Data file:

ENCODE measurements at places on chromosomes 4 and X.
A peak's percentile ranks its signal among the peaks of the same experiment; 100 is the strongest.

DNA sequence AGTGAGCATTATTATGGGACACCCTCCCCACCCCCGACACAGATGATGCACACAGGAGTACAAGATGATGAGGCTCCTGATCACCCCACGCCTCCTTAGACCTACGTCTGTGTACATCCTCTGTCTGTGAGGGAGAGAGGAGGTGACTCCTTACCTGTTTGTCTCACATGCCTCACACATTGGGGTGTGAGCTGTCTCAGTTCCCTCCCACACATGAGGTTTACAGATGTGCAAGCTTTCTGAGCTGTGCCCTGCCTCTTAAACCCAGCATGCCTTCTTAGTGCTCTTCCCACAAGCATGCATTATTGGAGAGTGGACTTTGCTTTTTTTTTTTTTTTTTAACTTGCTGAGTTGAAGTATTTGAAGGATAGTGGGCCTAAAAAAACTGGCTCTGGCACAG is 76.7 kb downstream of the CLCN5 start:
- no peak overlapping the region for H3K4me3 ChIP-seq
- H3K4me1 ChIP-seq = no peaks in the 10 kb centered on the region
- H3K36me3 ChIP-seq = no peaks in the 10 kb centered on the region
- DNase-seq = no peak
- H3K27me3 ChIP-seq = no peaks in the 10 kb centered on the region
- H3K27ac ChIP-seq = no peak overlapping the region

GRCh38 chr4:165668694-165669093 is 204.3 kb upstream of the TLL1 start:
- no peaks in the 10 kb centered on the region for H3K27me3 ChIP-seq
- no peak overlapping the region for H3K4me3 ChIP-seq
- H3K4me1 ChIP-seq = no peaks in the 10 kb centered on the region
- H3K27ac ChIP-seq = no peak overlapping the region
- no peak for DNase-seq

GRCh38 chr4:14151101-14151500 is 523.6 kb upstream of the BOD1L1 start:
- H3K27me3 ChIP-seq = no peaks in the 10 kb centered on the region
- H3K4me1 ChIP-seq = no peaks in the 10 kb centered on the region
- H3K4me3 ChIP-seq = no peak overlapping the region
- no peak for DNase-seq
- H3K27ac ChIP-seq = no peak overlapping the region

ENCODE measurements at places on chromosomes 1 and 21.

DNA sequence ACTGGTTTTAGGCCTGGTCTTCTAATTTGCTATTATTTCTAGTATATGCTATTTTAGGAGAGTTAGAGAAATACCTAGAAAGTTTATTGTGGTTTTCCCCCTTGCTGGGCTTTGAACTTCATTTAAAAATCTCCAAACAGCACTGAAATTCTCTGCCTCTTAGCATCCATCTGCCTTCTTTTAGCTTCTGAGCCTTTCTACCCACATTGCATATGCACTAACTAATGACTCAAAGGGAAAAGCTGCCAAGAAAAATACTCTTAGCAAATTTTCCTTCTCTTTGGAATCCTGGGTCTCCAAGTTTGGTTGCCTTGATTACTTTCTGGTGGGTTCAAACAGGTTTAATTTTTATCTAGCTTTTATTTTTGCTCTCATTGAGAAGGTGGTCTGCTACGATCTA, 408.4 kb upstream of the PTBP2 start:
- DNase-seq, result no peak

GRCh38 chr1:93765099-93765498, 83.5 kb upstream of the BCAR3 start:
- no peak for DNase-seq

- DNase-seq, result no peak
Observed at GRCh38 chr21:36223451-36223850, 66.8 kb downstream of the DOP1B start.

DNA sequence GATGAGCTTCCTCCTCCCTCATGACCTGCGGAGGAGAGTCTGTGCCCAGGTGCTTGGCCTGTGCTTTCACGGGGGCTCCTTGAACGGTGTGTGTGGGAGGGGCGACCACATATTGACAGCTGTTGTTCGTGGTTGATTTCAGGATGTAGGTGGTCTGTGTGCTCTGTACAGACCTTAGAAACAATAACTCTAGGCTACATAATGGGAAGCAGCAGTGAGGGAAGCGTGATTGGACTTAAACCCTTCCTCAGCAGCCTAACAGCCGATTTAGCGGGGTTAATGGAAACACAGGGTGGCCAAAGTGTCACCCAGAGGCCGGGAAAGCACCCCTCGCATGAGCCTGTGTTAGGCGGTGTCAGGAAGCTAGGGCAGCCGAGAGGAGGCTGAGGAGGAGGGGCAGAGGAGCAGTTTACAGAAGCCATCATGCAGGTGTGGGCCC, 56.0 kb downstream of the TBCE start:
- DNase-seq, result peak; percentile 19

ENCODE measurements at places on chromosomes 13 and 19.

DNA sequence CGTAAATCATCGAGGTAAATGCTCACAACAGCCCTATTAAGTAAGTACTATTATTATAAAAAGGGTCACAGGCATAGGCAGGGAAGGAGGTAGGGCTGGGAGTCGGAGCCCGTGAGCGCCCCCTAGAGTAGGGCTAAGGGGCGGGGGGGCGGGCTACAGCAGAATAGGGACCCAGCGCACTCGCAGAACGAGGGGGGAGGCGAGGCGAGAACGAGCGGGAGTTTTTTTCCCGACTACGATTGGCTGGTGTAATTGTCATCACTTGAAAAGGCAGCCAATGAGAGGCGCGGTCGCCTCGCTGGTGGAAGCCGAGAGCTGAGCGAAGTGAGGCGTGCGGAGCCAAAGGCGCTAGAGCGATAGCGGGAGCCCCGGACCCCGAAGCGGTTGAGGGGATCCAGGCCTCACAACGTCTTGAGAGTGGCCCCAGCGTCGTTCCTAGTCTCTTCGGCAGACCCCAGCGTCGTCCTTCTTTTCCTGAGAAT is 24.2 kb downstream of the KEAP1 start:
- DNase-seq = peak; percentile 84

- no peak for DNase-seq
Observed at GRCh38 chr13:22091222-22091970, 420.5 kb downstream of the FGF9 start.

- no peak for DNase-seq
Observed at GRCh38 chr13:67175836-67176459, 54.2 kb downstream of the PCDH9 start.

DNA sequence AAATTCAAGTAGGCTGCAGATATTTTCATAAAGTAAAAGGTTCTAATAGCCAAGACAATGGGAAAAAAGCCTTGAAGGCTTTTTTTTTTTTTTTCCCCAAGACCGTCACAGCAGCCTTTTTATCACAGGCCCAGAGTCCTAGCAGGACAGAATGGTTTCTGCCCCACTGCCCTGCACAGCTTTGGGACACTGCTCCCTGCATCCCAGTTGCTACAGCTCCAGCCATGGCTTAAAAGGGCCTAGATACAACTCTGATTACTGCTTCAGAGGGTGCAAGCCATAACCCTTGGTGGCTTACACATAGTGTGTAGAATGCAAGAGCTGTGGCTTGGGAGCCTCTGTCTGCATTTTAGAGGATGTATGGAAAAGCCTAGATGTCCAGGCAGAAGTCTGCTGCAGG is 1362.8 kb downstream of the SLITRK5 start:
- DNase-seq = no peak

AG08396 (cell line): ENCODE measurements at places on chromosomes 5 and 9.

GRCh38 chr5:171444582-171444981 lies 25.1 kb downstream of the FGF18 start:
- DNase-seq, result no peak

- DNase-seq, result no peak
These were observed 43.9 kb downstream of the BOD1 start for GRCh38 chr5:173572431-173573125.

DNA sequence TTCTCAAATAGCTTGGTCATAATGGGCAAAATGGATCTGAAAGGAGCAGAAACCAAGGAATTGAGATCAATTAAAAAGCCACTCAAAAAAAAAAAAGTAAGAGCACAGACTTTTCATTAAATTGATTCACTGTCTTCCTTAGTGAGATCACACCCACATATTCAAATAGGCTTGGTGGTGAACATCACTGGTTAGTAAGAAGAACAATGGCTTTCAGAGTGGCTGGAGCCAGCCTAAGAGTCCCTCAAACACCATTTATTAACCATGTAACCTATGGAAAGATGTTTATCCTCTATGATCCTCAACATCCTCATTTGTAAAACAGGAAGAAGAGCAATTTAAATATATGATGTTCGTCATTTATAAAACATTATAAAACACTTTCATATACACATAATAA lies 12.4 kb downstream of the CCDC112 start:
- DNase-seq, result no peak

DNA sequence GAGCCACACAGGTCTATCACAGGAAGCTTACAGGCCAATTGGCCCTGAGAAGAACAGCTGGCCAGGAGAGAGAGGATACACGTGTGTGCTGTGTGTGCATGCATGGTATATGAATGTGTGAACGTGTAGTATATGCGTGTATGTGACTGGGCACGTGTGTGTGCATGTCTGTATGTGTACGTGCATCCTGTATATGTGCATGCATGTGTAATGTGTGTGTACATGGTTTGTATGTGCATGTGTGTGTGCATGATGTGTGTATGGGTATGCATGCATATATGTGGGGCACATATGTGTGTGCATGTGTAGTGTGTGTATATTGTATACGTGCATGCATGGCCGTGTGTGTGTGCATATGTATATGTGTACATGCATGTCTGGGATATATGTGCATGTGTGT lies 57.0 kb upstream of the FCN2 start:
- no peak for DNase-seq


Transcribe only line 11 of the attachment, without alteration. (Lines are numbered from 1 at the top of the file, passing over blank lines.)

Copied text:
- no peaks in the 10 kb centered on the region for H3K27me3 ChIP-seq